5 factors to consider: importance of cash reserves: without short term borrowing, the firm must maintain investments in cash and marketable securities. This provides flexibility, and reduces the chance of financial distress, but ties up money in zero NPV investments. maturity hedging firms often try to finance assets with debt of similar maturity (e.g. inventory with short term debt). Mismatched maturities (e.g. short term debt for long term assets) can be risky ( rollover risk ). term structure the yield curve usually slopes upward, so it is typically more expensive to borrow using long term debt AFM Short Term Finance and Planning Slide 9 Cash Budgeting the cash budget provides forecasts of future cash receipts and payments it allows managers to identify possibilities for short term investments and financing example: start with cash inflows. Suppose we have the following forecasts for sales/collections: Q.1 Q.2 Q.3 Q.4 Receivables at start of quarter Sales Collections: Sales in current period (80%) Sales in last period (20%) Total collections Receivables at end of quarter there could be other sources of cash such as sale of assets, investment income, etc.; here we will simply assume that such items provide a total of 12.5 million in the 3rd quarter AFM Short Term Finance and Planning Slide 10

6 now consider cash outflows; here we assume payments on accounts payable are 65, 60, 55, and 50 million in quarters 1-4 labour and administrative expenses are 30 million per quarter capital expenditures are 32.5, 1.3, 5.5, and 8 million in quarters 1-4 taxes, interest, and dividends are 4, 4, 4.5, and 5 million in quarters 1-4 then: Q.1 Q.2 Q.3 Q.4 Sources of cash Collections on accounts receivable Other Total sources Uses of cash Payments on accounts payable Labour & admin. expenses Capital expenditures Taxes, interest, & dividends Total uses Sources minus uses AFM Short Term Finance and Planning Slide 11 we can determine the short term financing requirements as follows: Q.1 Q.2 Q.3 Q.4 Cash at start of period Change in cash balance Cash at end of period Minimum operating cash balance Cumulative short term financing req d notes: minimum operating cash balance is a contingency reserve if cumulative short term financing required were negative, this would indicate a surplus in practice, one would want to do sensitivity/scenario analyses to assess the uncertainty in cash requirements before developing a short term financial plan AFM Short Term Finance and Planning Slide 12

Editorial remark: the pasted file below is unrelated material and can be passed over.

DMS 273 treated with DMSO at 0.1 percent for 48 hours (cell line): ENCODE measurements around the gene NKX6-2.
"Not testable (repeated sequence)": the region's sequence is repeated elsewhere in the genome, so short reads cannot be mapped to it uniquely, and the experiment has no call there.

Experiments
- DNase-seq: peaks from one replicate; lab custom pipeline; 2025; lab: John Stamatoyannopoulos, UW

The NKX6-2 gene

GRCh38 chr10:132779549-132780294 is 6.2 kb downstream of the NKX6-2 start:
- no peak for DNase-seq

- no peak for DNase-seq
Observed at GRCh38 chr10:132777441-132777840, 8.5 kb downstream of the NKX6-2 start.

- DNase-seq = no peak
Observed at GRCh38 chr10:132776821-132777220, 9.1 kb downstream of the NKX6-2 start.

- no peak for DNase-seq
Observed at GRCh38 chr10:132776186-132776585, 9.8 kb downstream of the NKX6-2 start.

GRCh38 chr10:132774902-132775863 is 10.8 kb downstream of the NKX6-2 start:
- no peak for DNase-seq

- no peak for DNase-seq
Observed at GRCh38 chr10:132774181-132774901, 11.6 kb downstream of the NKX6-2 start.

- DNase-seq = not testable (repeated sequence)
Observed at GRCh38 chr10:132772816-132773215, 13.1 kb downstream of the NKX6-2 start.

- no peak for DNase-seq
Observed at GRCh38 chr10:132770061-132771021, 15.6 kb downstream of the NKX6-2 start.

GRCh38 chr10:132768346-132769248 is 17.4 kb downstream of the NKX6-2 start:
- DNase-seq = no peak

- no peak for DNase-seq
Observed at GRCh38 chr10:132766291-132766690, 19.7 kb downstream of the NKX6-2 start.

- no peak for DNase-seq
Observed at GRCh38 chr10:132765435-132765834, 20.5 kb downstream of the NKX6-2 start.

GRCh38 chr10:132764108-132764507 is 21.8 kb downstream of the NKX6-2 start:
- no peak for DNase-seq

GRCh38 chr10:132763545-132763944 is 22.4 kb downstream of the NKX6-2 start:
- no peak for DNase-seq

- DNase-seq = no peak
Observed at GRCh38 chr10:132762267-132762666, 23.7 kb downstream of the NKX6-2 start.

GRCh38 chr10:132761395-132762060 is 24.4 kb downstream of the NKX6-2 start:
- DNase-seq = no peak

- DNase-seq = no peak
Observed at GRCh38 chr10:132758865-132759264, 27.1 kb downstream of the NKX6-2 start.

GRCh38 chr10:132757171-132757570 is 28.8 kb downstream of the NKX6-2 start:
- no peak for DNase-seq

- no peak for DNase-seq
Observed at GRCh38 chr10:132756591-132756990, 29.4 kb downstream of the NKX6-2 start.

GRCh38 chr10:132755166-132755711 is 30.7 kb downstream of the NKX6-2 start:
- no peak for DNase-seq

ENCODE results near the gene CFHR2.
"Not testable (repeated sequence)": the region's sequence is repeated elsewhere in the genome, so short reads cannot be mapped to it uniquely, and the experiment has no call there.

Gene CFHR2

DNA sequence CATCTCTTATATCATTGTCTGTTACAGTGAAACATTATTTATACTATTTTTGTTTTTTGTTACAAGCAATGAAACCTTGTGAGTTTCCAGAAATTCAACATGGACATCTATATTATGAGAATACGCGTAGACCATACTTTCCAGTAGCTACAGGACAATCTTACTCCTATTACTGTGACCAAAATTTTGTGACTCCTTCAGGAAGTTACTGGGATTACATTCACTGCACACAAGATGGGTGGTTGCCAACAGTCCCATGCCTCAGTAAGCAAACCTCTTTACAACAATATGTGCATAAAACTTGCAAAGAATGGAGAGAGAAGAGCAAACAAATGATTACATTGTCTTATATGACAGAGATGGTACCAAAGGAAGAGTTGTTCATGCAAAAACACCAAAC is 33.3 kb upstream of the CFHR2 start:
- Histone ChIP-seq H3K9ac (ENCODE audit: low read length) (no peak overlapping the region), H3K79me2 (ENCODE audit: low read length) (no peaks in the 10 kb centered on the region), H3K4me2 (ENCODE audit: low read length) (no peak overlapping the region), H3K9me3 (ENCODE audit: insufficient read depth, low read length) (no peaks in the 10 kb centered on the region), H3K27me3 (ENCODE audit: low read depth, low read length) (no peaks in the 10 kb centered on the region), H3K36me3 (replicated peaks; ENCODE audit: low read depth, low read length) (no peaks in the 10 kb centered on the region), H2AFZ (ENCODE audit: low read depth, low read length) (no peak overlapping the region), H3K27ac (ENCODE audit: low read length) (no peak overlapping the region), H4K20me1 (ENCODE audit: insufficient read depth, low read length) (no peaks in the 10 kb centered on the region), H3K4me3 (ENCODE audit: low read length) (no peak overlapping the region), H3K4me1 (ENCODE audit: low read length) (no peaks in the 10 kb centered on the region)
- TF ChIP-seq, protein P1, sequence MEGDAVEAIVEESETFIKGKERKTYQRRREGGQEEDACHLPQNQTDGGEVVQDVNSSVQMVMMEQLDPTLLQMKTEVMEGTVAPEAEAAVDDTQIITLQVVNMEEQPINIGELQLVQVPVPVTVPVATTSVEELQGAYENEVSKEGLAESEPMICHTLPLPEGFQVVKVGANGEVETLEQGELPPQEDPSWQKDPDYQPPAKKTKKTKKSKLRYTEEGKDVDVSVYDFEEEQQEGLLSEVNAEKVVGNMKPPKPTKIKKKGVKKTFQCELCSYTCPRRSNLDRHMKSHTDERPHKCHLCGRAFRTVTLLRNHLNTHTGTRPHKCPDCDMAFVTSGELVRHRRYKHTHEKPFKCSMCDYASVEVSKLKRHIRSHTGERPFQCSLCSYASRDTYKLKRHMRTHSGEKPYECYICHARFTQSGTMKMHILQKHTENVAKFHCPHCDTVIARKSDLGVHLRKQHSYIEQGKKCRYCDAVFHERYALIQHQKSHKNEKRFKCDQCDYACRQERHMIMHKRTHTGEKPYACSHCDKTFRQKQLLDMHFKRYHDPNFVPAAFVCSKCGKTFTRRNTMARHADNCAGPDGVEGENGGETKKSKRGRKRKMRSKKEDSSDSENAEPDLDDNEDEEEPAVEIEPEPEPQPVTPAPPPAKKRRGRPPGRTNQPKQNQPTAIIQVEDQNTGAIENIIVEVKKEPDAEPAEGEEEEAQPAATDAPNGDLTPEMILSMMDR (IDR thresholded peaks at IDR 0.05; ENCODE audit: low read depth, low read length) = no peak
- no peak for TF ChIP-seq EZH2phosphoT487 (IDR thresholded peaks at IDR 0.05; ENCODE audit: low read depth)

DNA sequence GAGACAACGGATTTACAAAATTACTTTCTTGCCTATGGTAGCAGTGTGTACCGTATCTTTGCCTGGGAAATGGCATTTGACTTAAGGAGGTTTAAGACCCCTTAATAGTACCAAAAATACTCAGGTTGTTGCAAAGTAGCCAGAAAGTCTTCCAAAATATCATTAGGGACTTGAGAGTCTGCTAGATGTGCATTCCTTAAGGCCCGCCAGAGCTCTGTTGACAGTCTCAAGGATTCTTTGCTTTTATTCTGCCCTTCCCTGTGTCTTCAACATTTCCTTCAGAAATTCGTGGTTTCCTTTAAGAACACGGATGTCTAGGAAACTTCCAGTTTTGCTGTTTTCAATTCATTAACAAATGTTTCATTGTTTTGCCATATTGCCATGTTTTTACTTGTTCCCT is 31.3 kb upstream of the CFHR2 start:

7 Short Term Financial Planning having estimated cash requirements, the next step is planning how to borrow/invest appropriately in the previous example, the firm must raise cash in every period there are many alternative ways of short term borrowing: operating loans/lines of credit accounts receivable financing inventory loans commercial paper/banker s acceptances short term investing is usually in items such as Treasury bills, bank accounts, etc. in the previous example, other possibilities include long term financing for the capital expenditures or stretching payables AFM Short Term Finance and Planning Slide 13